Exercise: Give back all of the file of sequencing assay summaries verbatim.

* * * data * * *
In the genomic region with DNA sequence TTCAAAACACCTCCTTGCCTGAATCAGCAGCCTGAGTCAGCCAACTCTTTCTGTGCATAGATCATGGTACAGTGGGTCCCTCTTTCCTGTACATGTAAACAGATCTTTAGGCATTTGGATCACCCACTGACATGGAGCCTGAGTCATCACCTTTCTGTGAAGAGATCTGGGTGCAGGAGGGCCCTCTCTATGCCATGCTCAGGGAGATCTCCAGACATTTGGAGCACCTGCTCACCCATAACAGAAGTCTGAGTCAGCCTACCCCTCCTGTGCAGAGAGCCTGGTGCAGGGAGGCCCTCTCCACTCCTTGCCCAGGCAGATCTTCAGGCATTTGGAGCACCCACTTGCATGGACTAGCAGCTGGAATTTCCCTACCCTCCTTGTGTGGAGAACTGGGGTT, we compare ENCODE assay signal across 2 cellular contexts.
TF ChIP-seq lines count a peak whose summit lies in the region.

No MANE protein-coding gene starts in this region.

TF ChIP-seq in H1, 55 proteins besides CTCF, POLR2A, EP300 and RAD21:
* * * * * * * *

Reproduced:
In the genomic region with DNA sequence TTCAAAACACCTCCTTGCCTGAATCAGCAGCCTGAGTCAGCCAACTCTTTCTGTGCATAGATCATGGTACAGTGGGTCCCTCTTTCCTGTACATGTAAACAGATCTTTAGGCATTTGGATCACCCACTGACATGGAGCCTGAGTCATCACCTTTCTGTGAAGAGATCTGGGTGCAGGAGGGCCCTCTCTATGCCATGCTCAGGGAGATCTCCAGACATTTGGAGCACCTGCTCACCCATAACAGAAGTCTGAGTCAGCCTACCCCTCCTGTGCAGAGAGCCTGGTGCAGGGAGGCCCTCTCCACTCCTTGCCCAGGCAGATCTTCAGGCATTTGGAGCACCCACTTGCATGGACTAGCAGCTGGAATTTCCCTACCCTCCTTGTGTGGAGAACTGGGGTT, we compare ENCODE assay signal across 2 cellular contexts.
TF ChIP-seq lines count a peak whose summit lies in the region.

No MANE protein-coding gene starts in this region.

TF ChIP-seq in H1, 55 proteins besides CTCF, POLR2A, EP300 and RAD21: